The CCP developed a hybrid model, delivering 40 years of extraordinary growth and stability. The Deng Era grafted a new Development Bargain on the Maoist State and Party structure, making China into a systemic power through social and economic freedom, wealth, technology and travel if agreeing to the CCP dictatorship.
After 2008, there was a combination of hubris and fear coming from the CCP, which was later embodied by Xi JinPing. Robust responses in the different provinces as well as national security expanding institutionally and massively, were chosen by the CCP to reaffirm the party’s control.
According to Prof Y. Tiberghien , the ‘Zero Covid policy’ couldn’t work, and was dangerous making life hard for the general middle class.. China has finally chosen to relax, restrain escalationing, after refusing to follow that path.
Secondly, since about 2008, the international system has profoundly been remodeled, generating a great security dilemma and arms race – known as the Thucydides trap. The dynamics have changed from unipolar to multipolar, with a nested partial hegemonic transition within this between the US and China. This hegemonic realism can only be mitigated by “global institutions, global norm, people to people and cultural engagement, domestic support on both sides and support by third parties and middle powers” as stated by Prof Y.Tiberghien.
Thirdly, he observes a mismatch between global interaction and the human mind focused on domestic narratives. The creation of global independence and global response to climate change implies common rules. Globalization generating great wealth and innovation; it can only exist on the basis of rules agreed through cooperation between major countries, at best under institutionalization with a mixture of multilateral, regional, and bilateral agreements. All power is at the level of states, so states have to cooperate. The US and China don’t understand it fully, they are so focused on each other. On the other hand, Indonesia, an emerging nation, managed to do something developed ones did not. Also, we see a general clash between national cultural/political emotions and the reality of global connectivity.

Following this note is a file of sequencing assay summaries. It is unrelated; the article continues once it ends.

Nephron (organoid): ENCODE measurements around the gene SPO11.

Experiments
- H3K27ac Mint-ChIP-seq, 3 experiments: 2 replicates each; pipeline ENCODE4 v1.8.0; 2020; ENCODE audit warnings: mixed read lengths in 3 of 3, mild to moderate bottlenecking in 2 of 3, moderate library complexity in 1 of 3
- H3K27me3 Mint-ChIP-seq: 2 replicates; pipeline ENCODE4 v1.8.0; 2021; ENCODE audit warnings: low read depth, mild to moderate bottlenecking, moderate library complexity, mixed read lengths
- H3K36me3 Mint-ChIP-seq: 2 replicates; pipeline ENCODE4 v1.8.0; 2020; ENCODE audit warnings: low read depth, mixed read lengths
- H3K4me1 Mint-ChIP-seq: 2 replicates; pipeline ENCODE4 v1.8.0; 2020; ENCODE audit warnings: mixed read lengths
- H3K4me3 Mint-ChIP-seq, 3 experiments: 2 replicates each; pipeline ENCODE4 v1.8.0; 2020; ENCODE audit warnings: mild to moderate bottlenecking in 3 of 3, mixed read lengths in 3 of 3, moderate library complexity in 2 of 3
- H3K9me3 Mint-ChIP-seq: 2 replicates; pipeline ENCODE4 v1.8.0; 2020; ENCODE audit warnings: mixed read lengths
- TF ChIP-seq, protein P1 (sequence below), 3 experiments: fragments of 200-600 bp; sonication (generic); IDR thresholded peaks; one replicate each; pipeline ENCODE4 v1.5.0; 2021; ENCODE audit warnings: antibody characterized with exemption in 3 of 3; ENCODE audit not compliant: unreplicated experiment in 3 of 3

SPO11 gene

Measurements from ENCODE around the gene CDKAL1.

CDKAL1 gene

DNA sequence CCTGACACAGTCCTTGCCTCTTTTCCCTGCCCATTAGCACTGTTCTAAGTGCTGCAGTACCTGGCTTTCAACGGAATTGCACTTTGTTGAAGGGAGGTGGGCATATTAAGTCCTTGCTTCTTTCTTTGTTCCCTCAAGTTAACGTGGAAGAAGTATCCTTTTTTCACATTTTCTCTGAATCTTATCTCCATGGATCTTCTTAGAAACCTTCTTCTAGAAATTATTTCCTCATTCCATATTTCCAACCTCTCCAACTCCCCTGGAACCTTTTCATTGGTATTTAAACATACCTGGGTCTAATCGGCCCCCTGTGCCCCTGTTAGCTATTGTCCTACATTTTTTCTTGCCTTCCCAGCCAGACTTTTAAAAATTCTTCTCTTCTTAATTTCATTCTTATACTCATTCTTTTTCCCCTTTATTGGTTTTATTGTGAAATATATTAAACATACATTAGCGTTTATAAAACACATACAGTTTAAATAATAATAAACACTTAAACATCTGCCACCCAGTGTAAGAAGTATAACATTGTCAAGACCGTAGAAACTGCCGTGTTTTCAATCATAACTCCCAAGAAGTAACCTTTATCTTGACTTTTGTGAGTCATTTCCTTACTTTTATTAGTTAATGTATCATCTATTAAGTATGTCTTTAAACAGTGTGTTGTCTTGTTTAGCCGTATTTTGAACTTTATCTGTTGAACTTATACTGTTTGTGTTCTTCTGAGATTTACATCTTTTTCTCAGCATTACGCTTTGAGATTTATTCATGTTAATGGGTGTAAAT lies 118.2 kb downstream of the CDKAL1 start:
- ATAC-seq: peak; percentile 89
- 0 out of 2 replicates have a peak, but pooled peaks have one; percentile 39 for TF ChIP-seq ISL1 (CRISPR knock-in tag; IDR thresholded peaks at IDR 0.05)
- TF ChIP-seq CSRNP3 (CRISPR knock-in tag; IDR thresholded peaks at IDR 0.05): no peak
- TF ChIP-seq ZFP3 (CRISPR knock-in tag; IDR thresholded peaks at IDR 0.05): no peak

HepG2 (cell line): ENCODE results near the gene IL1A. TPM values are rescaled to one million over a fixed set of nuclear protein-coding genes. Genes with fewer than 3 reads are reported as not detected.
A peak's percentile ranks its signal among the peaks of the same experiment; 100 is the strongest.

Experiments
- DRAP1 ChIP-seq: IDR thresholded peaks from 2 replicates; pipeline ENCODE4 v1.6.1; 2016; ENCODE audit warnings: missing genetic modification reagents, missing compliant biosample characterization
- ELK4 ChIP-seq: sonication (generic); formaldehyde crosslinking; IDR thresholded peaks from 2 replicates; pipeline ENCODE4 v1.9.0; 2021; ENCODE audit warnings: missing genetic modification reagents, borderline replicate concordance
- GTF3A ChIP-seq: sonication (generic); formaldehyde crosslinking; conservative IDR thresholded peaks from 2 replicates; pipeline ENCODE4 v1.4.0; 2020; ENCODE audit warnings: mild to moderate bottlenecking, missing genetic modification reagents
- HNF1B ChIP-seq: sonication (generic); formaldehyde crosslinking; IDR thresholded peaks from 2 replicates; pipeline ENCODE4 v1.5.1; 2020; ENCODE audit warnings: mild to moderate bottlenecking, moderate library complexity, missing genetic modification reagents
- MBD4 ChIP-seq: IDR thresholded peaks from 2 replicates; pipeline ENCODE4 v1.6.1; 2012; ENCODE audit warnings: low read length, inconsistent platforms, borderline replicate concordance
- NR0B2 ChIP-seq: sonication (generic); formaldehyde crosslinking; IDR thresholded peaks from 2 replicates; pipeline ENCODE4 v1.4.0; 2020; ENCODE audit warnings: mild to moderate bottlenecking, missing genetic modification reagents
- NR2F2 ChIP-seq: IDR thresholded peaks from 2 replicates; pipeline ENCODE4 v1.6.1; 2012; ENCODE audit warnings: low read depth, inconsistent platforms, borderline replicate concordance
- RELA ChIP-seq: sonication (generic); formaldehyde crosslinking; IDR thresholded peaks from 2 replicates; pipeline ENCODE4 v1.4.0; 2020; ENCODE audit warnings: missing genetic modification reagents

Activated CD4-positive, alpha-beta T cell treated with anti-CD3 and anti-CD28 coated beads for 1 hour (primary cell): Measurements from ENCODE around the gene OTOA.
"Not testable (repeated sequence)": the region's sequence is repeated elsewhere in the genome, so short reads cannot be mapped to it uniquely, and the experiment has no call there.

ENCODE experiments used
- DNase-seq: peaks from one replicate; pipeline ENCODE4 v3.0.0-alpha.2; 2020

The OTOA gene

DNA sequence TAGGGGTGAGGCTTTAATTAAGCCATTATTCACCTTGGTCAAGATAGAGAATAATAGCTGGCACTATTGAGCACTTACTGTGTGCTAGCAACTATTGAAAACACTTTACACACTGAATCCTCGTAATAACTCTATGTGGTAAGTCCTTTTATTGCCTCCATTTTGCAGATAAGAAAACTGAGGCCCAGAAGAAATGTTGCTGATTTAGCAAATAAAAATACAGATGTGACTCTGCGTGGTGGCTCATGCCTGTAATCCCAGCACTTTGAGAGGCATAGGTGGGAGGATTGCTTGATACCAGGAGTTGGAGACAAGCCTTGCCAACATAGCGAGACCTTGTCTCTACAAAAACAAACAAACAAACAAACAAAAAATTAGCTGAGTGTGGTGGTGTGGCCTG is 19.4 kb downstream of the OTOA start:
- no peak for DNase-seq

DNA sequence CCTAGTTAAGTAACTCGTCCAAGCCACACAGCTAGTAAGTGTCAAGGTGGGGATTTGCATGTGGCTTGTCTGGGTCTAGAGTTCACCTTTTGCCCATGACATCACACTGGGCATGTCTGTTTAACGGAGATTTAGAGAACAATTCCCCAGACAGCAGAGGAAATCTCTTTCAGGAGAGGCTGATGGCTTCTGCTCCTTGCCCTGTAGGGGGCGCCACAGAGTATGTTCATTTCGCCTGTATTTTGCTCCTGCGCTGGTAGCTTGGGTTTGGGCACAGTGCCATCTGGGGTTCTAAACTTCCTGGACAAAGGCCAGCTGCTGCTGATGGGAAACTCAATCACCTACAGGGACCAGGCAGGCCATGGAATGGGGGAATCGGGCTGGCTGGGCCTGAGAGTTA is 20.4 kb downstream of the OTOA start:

After replying to several outstanding questions, Prof Yves Tiberghien made a point about the Canada-China relationship. There is no formal agreement between the two countries, but a new Indo-Pacific strategy is being put forward by Trudeau, the Canadian Prime Minister. The approach of Trudeau, releasing information to the media, has created a running frustration on Xi’s part. In a more general context, there are two schools of thoughts about dealing with China for the West: either by crossing limits and standing up with force (the American view) or through debate and psychology alongside diplomatic politeness.